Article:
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A distress beacon could save your life this Labour Weekend

25 October 2019

Maritime NZ’s Rescue Coordination Centre NZ (RCCNZ) is reminding trampers, hunters, climbers and boaties to take a distress beacon when heading out this Labour Day weekend.

RCCNZ Manager Mike Hill is also asking people to make sure they register them. An unregistered beacon will still activate and give its position, but rescuers won’t know what they are responding to.

“Is it one person or a group? What were their plans? How experienced are they? Are there children? What equipment do they have? Do they have any medical conditions?

“All that information can be crucially important to emergency services,” Mr Hill said.

“That is why registration includes an emergency contact.”

He said, if you feel you are in “distress” (if you feel that your life is threatened or in grave or imminent danger), you should first try to use two-way communications such as a phone or radio so you can talk to emergency services. If this is unavailable or out of range, then activate your distress beacon.

“When to make that call or activate your beacon is a personal decision, quite different for everybody,” he said.

If you are heading out into the bush or mountains or onto the water, always:
• plan your trip
• tell people where you are going
• check the weather forecasts
• have the right equipment and enough food for what you are doing
• have ways to call for help.

Check out the AdventureSmart website, which has useful advice for those heading out on the land, water or snow

Mr Hill also acknowledged the efforts of the 95 percent of New Zealand’s search and rescue responders who are volunteers.

“We’d like to thank these wonderful volunteers who work to save lives and hope their assistance won’t be needed this long weekend.”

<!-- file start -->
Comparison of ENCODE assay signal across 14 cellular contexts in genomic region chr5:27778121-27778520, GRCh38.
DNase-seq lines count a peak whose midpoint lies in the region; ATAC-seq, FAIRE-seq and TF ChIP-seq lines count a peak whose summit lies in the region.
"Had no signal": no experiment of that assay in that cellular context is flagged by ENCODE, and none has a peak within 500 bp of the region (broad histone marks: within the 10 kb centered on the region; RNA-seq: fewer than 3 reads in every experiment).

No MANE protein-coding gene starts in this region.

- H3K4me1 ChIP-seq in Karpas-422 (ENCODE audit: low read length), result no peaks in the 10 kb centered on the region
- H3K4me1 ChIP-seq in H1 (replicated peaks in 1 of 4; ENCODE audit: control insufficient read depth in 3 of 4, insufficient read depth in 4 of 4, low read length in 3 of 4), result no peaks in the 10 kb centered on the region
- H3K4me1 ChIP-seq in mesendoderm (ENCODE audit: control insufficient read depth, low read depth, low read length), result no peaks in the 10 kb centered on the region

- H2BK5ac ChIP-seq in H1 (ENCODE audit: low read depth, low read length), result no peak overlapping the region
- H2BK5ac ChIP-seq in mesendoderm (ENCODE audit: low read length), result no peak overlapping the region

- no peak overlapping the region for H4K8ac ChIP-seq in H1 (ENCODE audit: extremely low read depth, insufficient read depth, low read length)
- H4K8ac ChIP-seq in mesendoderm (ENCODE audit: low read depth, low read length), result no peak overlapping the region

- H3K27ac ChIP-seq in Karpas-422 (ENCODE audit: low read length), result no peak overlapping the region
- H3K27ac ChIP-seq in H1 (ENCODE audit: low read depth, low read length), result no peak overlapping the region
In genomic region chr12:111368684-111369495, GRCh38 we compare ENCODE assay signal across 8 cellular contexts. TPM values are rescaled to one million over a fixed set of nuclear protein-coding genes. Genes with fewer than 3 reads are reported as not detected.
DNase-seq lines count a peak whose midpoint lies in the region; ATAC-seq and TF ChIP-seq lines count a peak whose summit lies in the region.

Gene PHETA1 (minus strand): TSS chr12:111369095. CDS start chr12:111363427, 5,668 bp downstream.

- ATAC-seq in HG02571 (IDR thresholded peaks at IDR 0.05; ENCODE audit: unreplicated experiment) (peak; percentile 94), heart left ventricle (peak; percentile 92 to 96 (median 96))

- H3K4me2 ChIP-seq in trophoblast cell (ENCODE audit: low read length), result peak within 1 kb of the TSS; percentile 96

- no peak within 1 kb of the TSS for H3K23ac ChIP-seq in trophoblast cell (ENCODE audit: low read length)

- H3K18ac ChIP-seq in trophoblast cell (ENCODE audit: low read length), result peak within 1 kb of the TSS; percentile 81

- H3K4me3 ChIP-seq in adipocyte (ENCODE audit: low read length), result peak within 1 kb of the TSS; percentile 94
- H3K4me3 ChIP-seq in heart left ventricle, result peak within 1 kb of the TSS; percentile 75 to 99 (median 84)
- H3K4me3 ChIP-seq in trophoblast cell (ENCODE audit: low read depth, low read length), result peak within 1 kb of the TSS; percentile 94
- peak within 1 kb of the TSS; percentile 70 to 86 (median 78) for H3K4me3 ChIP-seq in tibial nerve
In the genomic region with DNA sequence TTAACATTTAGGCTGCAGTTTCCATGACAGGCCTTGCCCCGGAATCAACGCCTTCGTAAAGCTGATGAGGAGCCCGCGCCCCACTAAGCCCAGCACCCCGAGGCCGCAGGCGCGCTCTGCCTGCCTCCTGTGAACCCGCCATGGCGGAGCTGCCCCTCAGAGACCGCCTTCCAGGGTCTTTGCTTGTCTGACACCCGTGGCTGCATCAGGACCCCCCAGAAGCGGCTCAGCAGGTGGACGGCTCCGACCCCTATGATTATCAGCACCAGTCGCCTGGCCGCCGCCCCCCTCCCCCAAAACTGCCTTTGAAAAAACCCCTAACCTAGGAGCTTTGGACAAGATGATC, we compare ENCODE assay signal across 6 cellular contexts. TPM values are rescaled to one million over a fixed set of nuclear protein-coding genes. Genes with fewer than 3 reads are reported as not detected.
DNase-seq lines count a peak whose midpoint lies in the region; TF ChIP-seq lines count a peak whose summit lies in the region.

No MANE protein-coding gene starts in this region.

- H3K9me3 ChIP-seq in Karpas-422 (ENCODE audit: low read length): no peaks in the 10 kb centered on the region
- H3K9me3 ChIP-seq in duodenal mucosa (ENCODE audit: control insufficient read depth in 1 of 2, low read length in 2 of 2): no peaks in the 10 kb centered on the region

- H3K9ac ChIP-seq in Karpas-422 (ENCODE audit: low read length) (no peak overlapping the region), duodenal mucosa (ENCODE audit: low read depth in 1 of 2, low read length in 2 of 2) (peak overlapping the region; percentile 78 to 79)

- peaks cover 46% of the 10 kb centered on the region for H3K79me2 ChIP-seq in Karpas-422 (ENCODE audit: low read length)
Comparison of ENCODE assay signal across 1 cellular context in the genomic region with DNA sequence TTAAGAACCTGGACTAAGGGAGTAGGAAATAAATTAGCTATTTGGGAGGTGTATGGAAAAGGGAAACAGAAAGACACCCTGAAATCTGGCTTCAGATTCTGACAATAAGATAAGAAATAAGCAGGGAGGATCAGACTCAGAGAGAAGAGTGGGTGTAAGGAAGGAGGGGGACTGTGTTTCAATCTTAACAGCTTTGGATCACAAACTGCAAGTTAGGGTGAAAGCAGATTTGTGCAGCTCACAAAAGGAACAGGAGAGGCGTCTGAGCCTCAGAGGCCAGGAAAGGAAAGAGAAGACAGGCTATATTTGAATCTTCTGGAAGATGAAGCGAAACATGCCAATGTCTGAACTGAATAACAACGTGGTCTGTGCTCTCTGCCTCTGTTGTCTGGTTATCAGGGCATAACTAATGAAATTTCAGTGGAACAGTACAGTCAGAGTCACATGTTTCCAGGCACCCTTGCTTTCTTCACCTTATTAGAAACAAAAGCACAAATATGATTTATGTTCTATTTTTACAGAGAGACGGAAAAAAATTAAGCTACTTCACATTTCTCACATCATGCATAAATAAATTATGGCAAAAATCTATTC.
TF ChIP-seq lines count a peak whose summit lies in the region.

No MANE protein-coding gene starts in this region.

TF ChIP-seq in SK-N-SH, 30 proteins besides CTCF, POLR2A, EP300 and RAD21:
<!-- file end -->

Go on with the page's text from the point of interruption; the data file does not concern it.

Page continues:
About beacons
• See for information about where you can buy or rent distress beacons, and to fill out the registration form.
• Register beacons with RCCNZ. This is a FREE service; it is also a legal requirement. Keep your registration details up to date. If you need help with registration, phone 0508 406 111 or email
• Understand how to use the beacon before you go out. Check the battery expiry date.
• Use a beacon that’s fit for purpose:

• A PLB (personal locator beacon) on land. If being used for paddling or small water craft then they need to be of a type that can float and operate in water.

• o EPIRBs (emergency position-indicating radio beacon) are designed for boats, ships and other activities on water.

• We recommend that you carry your PLB distress beacon on your person at all times, so you can access it if an incident happens.
About search and rescue

New Zealand has one of the biggest search and rescue regions in the world, 30 million square kilometres from the South Pole almost to the Equator.

Approximately 12,686 people are directly involved in the New Zealand search and rescue sector with a further 400 working to support them. People from all over New Zealand and all walks of life are involved as volunteers.

RCCNZ is New Zealand’s 24/7 search and rescue operations centre. It coordinates all major maritime and aviation search and rescue missions within our region, and all land-based missions arising from someone activating a distress beacon. It will also be involved in other search and rescue missions when a national operations room is needed.


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